On A Mission To Safeguard the Natural Beauty of Kurdistan

In these difficult times, everyone wants a dose of nature and a breath of fresh air. So we decided to take you on a journey with the adventurous Rawa Barzinji.

Born and raised in Erbil, Rawa Barzinji was inspired after a trip to the Scottish Highlands, and he decided to spend more time hiking in the mountains of Kurdistan and advocating for their preservation.

Bekodyan Pond

What inspired you about this trip to Scotland?

The group of friends I had joined on this trip to the Scottish mountains were environmentalists. The passion they had for saving our planet was demonstrated by the way we camped and the equipment we used.

How did you arrange your first adventure to the mountains of Kurdistan and what kind of difficulties did you face?

My first camping trip in Kurdistan was in 2017, to the Balakayati district. One of our greatest difficulties was that the GPS and maps in this area are not updated, and villages are not clearly marked. There are also many uncleared landmines in the mountains that make it dangerous for hikers. 

How did you find the equipment you needed for your trip?

There are a few shops that sell hiking gear, but they are very expensive and their gear is not the best quality. Some places, like “Langa”, a second hand market,  sell equipment from Europe that is often cheaper and well made, but you can’t always find everything you need.

How would you describe the nature of Kurdistan?

The stunning nature of Kurdistan helps you reconnect with your soul. Its mountains are Kurdistan’s most prominent geographical feature. There is a saying among Kurds: ‘No friends but the mountains,’ for they have not only shaped the history, people, tradition and culture but have also been used as hideouts for Kurdish Peshmerga and guerrillas fighting oppressive regimes.

Bird House

What are “must see” sites in Kurdistan?

Personally, I am in love with Barzan due to its beautiful nature and high mountains. This district protects its environment by enforcing laws against hunting, deforestation, and waste dumping.

I also love the district of Choman in Balakayati, but it is very sad to see that it still has landmines left from the Iran-Iraq war.

I plan on visiting Bakur and Rojhalat soon. I have visited Rojava many times and I like the nature and culture there.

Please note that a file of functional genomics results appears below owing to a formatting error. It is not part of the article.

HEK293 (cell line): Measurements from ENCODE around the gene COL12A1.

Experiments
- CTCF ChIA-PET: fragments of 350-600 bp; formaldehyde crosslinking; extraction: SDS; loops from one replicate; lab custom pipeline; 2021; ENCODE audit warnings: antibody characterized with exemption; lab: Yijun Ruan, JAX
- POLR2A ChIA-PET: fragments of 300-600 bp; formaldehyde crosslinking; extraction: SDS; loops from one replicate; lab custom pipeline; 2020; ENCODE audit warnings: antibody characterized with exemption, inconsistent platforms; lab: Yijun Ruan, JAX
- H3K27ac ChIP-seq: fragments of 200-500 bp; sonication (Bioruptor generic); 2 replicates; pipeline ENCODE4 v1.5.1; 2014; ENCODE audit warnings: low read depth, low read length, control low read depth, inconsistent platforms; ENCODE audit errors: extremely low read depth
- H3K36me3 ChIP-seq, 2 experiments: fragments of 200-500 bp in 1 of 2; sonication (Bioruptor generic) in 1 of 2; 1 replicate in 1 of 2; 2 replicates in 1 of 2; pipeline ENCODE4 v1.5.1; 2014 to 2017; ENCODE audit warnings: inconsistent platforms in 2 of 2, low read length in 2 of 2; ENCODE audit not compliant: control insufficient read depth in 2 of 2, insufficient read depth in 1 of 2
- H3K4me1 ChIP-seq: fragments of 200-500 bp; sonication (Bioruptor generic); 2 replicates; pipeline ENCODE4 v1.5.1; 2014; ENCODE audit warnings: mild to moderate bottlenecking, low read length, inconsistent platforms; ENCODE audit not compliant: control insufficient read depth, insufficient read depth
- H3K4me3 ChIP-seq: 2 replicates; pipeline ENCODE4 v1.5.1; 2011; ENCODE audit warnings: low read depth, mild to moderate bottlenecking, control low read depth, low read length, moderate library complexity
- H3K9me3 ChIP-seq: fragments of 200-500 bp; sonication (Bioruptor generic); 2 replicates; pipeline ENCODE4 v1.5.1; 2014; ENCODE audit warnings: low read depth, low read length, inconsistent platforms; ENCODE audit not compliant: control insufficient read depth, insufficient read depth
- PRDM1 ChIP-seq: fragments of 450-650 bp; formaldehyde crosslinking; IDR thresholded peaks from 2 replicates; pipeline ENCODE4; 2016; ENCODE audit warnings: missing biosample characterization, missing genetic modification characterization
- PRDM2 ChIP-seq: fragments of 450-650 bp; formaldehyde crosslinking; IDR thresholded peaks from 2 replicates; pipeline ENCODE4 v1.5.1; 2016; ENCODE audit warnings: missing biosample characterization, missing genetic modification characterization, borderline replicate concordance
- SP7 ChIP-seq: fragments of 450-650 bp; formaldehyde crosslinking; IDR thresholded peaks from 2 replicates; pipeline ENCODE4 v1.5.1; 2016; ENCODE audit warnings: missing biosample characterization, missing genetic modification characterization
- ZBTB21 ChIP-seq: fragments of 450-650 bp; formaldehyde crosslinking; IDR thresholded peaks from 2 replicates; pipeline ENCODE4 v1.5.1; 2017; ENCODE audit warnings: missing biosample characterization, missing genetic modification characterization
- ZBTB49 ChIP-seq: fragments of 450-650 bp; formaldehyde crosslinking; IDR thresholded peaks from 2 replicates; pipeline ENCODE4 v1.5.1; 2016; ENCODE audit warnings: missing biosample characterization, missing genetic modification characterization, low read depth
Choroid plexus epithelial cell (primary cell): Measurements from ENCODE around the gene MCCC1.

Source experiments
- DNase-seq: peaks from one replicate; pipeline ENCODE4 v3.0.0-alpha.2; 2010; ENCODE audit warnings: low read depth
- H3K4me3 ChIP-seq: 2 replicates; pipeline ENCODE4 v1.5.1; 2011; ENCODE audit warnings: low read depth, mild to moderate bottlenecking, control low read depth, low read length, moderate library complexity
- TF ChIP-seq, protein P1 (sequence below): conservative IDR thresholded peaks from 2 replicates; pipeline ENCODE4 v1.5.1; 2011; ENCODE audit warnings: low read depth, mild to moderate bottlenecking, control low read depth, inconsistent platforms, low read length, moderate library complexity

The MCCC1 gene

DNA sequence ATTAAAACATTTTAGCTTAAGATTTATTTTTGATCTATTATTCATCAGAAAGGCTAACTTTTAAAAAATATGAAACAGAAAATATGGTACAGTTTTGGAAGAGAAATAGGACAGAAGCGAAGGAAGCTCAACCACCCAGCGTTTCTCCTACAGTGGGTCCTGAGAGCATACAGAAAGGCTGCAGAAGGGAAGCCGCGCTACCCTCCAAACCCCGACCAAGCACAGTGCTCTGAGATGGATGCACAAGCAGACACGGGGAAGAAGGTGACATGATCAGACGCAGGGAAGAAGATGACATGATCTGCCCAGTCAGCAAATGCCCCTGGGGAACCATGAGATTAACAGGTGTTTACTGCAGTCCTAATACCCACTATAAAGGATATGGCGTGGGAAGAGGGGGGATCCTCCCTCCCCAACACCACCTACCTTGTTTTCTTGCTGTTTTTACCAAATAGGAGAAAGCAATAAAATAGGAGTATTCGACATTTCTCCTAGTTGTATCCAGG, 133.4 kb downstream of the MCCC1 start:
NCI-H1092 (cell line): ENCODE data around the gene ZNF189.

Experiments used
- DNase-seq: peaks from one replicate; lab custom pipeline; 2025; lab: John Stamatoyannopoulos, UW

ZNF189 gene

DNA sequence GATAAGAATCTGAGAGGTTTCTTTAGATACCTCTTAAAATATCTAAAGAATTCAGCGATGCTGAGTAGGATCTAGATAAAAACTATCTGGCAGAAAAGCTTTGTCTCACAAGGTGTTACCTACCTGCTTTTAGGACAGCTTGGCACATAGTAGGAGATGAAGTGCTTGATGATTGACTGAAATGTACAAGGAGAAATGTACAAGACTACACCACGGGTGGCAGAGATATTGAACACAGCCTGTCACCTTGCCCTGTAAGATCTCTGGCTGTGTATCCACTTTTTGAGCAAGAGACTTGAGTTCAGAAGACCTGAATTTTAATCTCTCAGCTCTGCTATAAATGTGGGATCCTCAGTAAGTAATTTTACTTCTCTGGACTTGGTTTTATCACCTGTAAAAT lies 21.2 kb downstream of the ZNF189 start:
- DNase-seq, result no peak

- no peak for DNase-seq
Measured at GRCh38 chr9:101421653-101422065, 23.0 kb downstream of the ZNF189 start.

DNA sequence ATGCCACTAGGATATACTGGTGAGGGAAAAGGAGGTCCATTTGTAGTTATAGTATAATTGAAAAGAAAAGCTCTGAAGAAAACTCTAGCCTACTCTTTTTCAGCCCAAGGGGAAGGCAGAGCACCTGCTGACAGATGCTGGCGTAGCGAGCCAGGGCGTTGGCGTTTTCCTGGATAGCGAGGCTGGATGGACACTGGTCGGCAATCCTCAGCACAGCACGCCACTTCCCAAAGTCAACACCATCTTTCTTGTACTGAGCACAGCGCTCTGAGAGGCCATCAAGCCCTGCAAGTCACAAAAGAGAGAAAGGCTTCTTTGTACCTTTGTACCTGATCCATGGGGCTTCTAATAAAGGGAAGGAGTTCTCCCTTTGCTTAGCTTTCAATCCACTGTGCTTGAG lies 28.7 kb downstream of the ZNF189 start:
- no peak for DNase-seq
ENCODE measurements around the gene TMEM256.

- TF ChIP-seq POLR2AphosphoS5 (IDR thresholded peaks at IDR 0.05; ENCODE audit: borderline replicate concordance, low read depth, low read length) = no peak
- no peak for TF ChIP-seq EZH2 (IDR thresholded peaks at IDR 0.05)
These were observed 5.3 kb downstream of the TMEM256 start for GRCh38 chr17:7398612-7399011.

Was there ever a difficult situation up on the mountain that you faced?

One time while hiking with several friends in Balakayati we ended up in a minefield and had to come down really carefully.

Any future plans to arrange professional training and trips for tourists to the Kurdish mountains?

Many people approach me about beautiful locations in Kurdistan, and inquire about the risks. I would like to be involved in that but have limited time due to work and other activities. However, I am always posting Kurdish natural sites on social media and promoting those who are documenting this.

What is your message to the Kurdish government to protect and grow Kurdistan’s natural sites?

We have beautiful natural sites that could help to significantly boost the local economy. We need to have a clear strategy to enact new regulations that would support local businesses and preserve nature. Ecotourism in Kurdistan has recently been flourishing, at least on a domestic scale. However, international tourism and ecotourism development can only happen with the proper policy, management and planning to bring positive economic, social and cultural benefits and environmental protection to the region.

What is the one thing you want visitors to do when visiting these mountains?

Please keep the environment clean. You want to camp in a beautiful place, so does anyone come after you.

I would also like to add that my dream is to visit Kurdistan’s mountains free of fire, and without fear of being bombarded by Turkish drones and warplanes.

All the photos are from Rawa’s instagram Account: rawa_barzinji